Taken together, the many parcels add up to more than 14,000 acres, and when the BLM acquires the property, the acquisition will connect large swaths of land already under public management.  Victoria Wilkins said addition of the new parcels helps better establish contiguous blocks of habitat in a scenic area that could be attractive for development.

“That’s gonna be one of the important benefits of acquiring these parcels into the public domain is that it helps consolidate management, and consolidating that land ownership has benefits both for habitat and ecological values as well as the administrative needs because it just helps address a lot of those challenges that can come with being land managers, so if you look at a map of the Pine Nuts you’ll see there is a lot of interspersed ownership,” Wilkins said.  “There’s public, private and a number of tribal allotments, and that interspersed ownership creates a lot of challenges for managing for contiguous blocks of habitat. Approximately 9,500 acres of the land we’re proposing to acquire is actually proposed as critical habitat for bi-state sage grouse which is currently proposed for listing.

“By acquiring that land we’re also helping to create some bridges between areas of habitat to create continuity between those blocks of habitat helping ensure that habitat stays connected and continues to be managed for the benefit of not just the sage grouse but other species that rely on that habitat.”

How attractive is the land for development?

“That’s really part of the justification for us pursuing the acquisition is that there is some potential or was some potential for those parcels to be sold for development,” Wilkins said.  “The parcels are scattered throughout the Pine Nuts, but a lot of them are relatively close proximity to growing urban areas, and areas like Gardnerville and Carson City continue to expand, those pressures keep moving outward, and there already is a number of residences scattered among the foothills of the Pine Nuts on private holdings.  It’s a special area that has a lot of water. It’s gorgeous scenery.  I suspect there are a lot of people who would be interested in development in that area.”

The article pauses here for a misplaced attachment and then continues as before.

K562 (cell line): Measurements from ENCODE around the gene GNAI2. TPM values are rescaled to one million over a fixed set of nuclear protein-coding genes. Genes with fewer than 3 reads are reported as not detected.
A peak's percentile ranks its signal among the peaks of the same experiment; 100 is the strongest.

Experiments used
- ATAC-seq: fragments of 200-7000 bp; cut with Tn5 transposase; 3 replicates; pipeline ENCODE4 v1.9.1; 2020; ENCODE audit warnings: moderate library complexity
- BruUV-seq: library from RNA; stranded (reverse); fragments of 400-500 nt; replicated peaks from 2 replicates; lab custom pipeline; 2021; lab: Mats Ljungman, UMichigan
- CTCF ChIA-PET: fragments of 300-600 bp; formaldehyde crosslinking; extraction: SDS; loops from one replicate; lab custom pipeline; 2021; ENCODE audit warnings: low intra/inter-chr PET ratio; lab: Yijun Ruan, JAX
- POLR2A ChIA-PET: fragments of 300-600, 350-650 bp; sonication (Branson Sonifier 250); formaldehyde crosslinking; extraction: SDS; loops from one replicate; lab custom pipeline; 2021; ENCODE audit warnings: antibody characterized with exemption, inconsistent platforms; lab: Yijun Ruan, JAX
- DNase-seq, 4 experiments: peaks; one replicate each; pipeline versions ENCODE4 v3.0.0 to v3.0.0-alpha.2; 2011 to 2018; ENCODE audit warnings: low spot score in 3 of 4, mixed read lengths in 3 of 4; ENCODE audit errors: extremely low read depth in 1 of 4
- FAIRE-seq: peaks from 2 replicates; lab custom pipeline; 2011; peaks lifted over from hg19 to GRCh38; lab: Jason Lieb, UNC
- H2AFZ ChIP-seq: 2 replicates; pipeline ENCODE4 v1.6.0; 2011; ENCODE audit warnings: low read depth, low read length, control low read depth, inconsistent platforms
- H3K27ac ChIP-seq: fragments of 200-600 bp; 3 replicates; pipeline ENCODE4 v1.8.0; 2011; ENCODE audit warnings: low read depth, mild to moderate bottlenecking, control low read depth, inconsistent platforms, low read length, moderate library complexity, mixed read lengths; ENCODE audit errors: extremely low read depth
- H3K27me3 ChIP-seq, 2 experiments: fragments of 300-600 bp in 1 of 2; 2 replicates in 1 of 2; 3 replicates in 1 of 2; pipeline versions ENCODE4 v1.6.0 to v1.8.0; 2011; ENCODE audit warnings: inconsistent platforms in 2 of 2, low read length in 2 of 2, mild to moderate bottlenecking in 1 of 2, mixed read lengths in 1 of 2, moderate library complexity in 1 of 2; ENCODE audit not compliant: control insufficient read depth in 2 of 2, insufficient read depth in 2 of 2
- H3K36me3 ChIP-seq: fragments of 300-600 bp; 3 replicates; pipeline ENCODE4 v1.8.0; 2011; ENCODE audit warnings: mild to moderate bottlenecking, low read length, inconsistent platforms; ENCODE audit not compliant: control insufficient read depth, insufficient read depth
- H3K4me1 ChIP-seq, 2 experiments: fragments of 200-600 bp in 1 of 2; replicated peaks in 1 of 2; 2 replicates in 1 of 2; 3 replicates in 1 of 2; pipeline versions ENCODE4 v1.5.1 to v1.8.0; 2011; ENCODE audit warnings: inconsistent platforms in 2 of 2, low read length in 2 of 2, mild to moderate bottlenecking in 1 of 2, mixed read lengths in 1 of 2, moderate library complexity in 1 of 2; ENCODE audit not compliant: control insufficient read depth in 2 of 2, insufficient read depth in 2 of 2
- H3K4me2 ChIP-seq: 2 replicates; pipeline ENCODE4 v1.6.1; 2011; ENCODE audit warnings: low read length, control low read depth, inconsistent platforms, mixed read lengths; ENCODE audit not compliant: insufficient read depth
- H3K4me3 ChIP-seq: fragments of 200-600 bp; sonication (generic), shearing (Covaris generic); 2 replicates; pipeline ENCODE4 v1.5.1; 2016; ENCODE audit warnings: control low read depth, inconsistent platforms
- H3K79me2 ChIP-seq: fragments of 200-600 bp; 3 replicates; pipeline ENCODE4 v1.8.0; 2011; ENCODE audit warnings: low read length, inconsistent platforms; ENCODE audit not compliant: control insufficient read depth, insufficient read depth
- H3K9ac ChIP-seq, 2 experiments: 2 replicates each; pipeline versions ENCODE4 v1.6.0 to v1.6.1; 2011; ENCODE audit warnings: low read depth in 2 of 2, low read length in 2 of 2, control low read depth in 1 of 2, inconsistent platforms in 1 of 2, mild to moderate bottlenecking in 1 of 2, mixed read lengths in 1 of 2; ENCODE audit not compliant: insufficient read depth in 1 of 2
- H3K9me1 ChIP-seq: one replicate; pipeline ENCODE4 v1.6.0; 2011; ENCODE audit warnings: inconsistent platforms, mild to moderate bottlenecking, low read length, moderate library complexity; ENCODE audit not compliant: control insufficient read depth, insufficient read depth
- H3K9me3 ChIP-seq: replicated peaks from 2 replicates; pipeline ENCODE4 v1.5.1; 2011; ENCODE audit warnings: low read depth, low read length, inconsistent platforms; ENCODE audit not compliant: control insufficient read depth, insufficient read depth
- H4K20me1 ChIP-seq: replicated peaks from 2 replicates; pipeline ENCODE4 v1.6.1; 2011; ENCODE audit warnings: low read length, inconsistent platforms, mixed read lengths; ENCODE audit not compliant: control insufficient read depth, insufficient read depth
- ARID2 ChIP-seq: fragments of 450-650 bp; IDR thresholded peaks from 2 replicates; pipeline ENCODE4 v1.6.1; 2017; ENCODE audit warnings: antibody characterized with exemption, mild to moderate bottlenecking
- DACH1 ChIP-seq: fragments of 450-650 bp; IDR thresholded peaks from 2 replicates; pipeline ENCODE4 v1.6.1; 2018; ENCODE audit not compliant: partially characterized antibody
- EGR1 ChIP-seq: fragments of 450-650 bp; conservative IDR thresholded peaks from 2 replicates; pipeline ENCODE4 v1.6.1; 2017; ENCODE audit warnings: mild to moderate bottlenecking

The state of Nevada is mostly federally managed land, but along the regions where public and private land intersect, there is a keen competition between land conservationists and developers, but the Bureau of Land Management, through SNPLMA, plays a different role, both selling and buying land in the state.

“Right now with that increasing development pressure I think one of the biggest issues we’re seeing is securing public access to public lands that are already in public domain, so yes there is definitely some benefit in consolidating ownership of some of these lands that are like to face development pressures,” Wilkins said.  “On the other hand, as an agency, we’re also looking to consolidate ownership by disposing of parcels that aren’t contiguous with other blocks of BLM land and that are also therefore difficult to manage and maybe are more suited to development than management for multiple uses.

“So that’s really how have to look at it from the perspective of consolidating ownership and what makes the most sense.  We want to block out and consolidate ownership of areas that have high habitat and resource value, but we also want to look at disposing of parcels that really don’t and are maybe important to local communities for economic development, expansion and growth.”

Public access.

The Pine Nut mountains are popular with OHV enthusiasts, mountain bikers, and hikers, but the area is also home to threatened species, rare plants, water resources and a wild horse management area.  Victoria Wilkins described a balancing act.

“One of the challenges that comes with intermixed ownership like that is that access can become an issue, and we don’t have formally designated trail systems in the Pine Nuts right now for certain types of uses, but we do have some OHV routes and some things like that that we have identified there, but the Pine Nut Mountains are really popular for motorized and non-motorized recreation, and while this is not going to be the solution for securing access to the Pine Nuts long-term.  There are still quite a few other inholdings. This is a huge huge step forward in terms of ensuring the public continues to have access to those lands,” Wilkins said. “Because if you look at the map and all those little chunks, there’s a lot of places, were those private lands to be developed and future land-owners who decide that they didn’t want to allow access, it would have the potential to limit public access to some of those parcels.”

For more from Victoria Wilkins, listen to the audio interview embedded above …